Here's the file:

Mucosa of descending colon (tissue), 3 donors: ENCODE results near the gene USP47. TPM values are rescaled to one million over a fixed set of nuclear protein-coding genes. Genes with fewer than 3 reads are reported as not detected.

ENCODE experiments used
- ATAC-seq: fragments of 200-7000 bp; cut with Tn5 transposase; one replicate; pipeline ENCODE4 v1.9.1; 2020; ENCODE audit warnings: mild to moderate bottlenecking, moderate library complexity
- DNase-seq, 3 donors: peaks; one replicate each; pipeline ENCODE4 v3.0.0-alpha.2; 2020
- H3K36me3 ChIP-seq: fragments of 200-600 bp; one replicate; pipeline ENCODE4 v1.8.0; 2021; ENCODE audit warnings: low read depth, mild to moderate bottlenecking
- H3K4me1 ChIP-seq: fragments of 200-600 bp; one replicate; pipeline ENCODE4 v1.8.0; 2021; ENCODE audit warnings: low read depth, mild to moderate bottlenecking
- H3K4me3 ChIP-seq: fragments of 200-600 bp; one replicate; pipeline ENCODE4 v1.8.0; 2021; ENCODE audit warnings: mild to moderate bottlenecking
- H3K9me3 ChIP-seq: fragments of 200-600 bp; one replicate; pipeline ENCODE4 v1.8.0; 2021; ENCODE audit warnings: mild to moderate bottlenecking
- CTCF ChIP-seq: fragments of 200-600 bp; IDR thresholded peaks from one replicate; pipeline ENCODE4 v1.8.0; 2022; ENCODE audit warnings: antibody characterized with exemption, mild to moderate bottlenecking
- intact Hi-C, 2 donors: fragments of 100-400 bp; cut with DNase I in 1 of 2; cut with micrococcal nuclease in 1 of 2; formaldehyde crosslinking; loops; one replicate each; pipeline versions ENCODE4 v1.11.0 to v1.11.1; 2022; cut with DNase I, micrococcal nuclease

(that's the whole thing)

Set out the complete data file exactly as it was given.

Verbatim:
Mucosa of descending colon (tissue), 3 donors: ENCODE results near the gene USP47. TPM values are rescaled to one million over a fixed set of nuclear protein-coding genes. Genes with fewer than 3 reads are reported as not detected.

ENCODE experiments used
- ATAC-seq: fragments of 200-7000 bp; cut with Tn5 transposase; one replicate; pipeline ENCODE4 v1.9.1; 2020; ENCODE audit warnings: mild to moderate bottlenecking, moderate library complexity
- DNase-seq, 3 donors: peaks; one replicate each; pipeline ENCODE4 v3.0.0-alpha.2; 2020
- H3K36me3 ChIP-seq: fragments of 200-600 bp; one replicate; pipeline ENCODE4 v1.8.0; 2021; ENCODE audit warnings: low read depth, mild to moderate bottlenecking
- H3K4me1 ChIP-seq: fragments of 200-600 bp; one replicate; pipeline ENCODE4 v1.8.0; 2021; ENCODE audit warnings: low read depth, mild to moderate bottlenecking
- H3K4me3 ChIP-seq: fragments of 200-600 bp; one replicate; pipeline ENCODE4 v1.8.0; 2021; ENCODE audit warnings: mild to moderate bottlenecking
- H3K9me3 ChIP-seq: fragments of 200-600 bp; one replicate; pipeline ENCODE4 v1.8.0; 2021; ENCODE audit warnings: mild to moderate bottlenecking
- CTCF ChIP-seq: fragments of 200-600 bp; IDR thresholded peaks from one replicate; pipeline ENCODE4 v1.8.0; 2022; ENCODE audit warnings: antibody characterized with exemption, mild to moderate bottlenecking
- intact Hi-C, 2 donors: fragments of 100-400 bp; cut with DNase I in 1 of 2; cut with micrococcal nuclease in 1 of 2; formaldehyde crosslinking; loops; one replicate each; pipeline versions ENCODE4 v1.11.0 to v1.11.1; 2022; cut with DNase I, micrococcal nuclease